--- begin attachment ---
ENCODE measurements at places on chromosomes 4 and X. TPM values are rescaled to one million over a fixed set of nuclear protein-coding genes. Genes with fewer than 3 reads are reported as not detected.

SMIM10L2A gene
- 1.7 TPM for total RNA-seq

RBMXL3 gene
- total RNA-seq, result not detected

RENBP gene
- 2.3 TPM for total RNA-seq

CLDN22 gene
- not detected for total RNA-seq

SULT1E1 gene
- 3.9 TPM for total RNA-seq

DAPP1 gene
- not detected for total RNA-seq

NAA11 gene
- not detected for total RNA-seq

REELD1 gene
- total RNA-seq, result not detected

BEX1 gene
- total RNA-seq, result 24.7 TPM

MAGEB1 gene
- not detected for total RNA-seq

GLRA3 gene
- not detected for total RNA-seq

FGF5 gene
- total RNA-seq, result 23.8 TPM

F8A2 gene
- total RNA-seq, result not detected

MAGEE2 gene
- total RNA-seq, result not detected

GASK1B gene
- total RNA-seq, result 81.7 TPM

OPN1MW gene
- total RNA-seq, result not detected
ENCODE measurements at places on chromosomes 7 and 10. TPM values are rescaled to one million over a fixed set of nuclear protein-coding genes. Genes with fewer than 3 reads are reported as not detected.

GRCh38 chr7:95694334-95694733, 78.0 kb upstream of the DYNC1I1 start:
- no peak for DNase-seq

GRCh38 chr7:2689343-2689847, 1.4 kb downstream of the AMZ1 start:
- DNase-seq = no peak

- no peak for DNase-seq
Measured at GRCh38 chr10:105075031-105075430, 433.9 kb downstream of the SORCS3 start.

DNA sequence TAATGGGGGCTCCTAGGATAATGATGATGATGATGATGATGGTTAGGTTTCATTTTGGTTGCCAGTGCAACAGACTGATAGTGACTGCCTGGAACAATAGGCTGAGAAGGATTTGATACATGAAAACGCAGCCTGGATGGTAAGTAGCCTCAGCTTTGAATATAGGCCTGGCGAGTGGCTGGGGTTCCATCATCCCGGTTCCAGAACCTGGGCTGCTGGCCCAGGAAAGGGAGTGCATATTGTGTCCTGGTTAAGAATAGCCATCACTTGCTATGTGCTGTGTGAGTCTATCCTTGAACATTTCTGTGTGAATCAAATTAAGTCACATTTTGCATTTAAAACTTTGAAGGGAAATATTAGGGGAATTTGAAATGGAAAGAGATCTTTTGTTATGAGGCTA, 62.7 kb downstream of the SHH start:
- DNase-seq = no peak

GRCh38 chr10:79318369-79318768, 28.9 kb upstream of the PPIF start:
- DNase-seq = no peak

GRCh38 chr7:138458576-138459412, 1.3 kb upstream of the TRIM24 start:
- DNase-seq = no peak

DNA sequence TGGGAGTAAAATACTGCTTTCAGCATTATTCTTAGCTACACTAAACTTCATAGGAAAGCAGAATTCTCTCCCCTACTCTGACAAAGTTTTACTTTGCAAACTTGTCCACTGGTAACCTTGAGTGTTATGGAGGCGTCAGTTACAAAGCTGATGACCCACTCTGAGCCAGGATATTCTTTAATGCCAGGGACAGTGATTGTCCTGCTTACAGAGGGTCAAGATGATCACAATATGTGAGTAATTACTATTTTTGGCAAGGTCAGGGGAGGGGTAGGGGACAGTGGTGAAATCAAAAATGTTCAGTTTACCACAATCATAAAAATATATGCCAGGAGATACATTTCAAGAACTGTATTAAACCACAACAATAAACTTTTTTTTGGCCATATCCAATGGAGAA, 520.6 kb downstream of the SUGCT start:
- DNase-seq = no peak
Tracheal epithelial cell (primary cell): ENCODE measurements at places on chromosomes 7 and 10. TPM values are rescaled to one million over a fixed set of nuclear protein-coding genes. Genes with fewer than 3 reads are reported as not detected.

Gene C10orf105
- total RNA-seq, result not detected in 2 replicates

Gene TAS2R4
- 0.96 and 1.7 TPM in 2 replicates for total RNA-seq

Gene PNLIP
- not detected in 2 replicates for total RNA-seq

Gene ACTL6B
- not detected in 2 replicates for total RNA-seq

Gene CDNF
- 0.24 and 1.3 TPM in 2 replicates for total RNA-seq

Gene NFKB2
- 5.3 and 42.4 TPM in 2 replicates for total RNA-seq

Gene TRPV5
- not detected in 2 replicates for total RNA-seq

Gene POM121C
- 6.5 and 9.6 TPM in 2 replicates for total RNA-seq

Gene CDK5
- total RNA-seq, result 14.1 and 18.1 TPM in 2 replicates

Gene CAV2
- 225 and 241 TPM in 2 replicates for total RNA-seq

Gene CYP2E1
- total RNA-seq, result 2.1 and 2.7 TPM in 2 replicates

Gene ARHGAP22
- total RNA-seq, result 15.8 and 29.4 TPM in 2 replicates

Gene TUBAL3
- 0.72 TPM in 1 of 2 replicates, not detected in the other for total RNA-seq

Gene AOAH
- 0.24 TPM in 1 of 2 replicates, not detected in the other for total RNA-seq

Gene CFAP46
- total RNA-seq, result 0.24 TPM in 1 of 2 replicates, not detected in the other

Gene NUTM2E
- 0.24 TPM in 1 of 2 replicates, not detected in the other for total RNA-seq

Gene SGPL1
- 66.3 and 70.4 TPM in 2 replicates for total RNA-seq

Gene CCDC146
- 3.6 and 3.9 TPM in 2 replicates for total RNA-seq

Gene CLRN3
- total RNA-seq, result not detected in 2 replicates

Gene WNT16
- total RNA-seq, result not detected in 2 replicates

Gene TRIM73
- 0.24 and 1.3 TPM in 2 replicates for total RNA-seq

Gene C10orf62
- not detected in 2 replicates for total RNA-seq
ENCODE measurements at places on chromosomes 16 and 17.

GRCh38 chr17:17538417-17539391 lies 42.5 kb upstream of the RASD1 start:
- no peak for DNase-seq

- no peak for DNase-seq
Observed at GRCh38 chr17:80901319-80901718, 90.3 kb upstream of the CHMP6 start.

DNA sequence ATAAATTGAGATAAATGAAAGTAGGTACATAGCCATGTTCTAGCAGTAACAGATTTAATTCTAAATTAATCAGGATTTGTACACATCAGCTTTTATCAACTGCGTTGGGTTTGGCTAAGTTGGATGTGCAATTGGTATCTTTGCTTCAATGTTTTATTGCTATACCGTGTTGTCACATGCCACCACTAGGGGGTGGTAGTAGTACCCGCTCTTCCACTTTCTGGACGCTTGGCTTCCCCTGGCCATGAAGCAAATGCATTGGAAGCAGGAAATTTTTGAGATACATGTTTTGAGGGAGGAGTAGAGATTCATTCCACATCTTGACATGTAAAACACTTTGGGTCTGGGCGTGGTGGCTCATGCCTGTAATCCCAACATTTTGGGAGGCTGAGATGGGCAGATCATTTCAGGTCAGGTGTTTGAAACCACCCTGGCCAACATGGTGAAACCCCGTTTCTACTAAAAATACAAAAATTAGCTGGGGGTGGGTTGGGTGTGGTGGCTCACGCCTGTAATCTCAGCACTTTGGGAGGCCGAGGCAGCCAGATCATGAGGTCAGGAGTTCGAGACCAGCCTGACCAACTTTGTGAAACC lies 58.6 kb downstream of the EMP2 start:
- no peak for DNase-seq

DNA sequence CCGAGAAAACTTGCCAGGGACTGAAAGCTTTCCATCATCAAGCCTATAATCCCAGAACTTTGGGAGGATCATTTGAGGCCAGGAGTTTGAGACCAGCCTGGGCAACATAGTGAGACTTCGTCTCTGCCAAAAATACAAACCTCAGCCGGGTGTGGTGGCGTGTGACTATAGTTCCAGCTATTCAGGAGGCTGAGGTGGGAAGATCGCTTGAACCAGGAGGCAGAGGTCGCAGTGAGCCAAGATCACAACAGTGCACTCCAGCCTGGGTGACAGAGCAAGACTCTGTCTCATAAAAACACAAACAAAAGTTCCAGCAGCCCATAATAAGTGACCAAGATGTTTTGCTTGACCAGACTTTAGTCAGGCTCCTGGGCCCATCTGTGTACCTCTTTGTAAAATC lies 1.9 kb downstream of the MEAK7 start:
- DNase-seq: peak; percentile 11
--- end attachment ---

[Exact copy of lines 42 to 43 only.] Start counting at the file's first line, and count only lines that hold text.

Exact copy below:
- DNase-seq = no peak

GRCh38 chr10:79318369-79318768, 28.9 kb upstream of the PPIF start: